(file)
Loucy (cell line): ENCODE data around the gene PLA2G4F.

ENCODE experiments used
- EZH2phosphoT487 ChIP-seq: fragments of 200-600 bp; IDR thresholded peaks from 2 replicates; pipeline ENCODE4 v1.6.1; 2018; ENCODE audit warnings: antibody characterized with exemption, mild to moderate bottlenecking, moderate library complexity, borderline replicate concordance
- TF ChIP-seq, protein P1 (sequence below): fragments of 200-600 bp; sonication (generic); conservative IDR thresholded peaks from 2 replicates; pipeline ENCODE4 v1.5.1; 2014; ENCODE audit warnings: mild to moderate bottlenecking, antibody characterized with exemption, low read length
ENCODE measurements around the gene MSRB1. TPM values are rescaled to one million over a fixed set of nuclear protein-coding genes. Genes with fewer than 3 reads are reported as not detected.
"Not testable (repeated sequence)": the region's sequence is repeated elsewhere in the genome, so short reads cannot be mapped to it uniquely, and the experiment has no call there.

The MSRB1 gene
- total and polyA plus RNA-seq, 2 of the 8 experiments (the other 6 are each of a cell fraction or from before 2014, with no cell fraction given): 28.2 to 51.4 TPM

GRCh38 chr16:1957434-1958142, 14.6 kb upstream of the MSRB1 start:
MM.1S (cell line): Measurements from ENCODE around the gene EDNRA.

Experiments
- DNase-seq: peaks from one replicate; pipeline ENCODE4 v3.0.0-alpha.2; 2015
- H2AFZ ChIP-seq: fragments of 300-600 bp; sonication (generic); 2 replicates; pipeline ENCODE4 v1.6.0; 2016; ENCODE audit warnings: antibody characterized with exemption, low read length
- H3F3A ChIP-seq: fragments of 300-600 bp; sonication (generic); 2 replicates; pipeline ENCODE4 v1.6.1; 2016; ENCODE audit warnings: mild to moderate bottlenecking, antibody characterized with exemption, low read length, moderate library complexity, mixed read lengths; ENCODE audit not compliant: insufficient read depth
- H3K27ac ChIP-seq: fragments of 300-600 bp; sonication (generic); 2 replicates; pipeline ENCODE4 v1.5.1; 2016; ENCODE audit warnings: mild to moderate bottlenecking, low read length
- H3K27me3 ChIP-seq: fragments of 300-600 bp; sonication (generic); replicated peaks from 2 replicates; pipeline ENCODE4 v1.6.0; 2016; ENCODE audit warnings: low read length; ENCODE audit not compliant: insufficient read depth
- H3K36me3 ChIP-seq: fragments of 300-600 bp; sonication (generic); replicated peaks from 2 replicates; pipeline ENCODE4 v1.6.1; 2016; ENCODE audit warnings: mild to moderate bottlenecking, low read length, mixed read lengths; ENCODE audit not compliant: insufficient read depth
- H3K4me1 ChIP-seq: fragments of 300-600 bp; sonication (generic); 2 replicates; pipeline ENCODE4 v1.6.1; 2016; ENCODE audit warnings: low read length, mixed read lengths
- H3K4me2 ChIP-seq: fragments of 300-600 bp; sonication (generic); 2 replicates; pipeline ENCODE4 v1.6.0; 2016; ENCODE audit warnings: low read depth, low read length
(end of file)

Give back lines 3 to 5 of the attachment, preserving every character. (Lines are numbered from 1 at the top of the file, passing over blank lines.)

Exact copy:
- EZH2phosphoT487 ChIP-seq: fragments of 200-600 bp; IDR thresholded peaks from 2 replicates; pipeline ENCODE4 v1.6.1; 2018; ENCODE audit warnings: antibody characterized with exemption, mild to moderate bottlenecking, moderate library complexity, borderline replicate concordance
- TF ChIP-seq, protein P1 (sequence below): fragments of 200-600 bp; sonication (generic); conservative IDR thresholded peaks from 2 replicates; pipeline ENCODE4 v1.5.1; 2014; ENCODE audit warnings: mild to moderate bottlenecking, antibody characterized with exemption, low read length
ENCODE measurements around the gene MSRB1. TPM values are rescaled to one million over a fixed set of nuclear protein-coding genes. Genes with fewer than 3 reads are reported as not detected.